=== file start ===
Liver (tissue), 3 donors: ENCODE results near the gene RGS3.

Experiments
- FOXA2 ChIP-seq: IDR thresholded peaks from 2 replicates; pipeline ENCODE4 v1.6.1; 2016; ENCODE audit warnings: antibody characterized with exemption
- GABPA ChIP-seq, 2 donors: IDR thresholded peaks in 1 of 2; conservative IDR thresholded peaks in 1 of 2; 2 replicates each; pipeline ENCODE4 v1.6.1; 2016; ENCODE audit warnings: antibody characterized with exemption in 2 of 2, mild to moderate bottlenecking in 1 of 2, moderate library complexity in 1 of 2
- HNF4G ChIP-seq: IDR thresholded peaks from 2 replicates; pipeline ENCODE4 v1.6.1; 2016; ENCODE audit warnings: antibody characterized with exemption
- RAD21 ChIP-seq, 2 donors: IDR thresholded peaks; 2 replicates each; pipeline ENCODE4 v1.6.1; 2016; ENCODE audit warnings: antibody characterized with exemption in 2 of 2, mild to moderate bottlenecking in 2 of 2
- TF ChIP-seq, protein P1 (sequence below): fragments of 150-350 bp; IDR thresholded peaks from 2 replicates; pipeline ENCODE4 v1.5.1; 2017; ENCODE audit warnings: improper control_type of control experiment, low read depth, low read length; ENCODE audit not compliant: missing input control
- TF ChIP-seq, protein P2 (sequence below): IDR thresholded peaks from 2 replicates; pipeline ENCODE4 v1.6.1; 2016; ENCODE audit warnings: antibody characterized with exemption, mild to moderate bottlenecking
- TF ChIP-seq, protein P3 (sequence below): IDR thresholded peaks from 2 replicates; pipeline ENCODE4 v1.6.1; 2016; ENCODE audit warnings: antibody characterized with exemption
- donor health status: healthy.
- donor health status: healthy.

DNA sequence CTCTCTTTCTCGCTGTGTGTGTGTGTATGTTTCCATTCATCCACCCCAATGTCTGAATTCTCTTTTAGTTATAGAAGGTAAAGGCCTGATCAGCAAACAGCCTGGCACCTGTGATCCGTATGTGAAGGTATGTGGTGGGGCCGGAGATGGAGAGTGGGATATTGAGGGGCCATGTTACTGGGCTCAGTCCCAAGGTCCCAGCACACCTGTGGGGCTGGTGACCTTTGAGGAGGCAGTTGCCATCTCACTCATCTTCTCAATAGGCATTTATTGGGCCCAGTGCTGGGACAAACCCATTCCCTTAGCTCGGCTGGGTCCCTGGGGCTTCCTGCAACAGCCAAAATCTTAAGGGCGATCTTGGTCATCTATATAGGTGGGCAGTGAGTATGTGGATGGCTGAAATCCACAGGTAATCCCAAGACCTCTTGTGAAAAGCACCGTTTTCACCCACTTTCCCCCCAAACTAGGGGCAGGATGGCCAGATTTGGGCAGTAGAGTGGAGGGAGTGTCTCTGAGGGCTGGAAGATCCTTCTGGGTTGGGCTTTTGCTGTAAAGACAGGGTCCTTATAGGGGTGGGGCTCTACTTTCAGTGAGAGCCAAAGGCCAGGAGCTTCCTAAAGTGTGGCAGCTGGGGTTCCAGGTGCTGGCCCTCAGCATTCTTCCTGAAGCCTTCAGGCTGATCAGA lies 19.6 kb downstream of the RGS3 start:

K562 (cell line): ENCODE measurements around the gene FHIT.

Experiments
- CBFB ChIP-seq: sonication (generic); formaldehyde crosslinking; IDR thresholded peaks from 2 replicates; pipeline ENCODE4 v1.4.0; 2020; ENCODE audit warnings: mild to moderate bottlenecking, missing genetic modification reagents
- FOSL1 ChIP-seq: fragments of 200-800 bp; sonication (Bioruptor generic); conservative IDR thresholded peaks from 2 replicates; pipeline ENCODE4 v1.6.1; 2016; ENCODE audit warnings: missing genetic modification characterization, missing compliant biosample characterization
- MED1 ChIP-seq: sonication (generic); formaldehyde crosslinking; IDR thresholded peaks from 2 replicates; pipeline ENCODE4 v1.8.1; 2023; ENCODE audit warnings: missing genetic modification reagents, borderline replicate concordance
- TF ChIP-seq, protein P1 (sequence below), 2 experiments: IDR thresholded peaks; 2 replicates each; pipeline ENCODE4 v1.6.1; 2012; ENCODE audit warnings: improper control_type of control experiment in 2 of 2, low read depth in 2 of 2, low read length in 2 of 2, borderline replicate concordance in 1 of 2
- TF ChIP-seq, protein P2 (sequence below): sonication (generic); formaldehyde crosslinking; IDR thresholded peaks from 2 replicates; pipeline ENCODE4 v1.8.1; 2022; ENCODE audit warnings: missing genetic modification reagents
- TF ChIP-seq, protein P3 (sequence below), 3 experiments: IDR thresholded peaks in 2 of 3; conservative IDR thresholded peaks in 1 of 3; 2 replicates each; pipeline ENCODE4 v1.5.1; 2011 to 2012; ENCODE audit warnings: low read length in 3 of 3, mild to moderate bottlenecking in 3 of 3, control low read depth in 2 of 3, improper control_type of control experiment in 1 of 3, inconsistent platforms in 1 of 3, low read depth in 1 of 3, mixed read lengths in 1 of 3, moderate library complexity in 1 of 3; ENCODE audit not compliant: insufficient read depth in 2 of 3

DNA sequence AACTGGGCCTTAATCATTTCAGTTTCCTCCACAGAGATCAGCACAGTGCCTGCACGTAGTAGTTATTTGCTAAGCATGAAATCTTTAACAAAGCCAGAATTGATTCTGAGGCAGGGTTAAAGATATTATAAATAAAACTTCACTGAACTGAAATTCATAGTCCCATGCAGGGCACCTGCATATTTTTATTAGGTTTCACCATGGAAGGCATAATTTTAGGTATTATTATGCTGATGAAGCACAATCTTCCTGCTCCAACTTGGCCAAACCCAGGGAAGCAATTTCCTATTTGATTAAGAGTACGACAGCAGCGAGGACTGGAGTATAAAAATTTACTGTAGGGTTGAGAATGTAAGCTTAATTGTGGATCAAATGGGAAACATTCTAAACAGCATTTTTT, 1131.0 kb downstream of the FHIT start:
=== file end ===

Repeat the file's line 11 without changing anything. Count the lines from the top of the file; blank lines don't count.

- donor health status: healthy.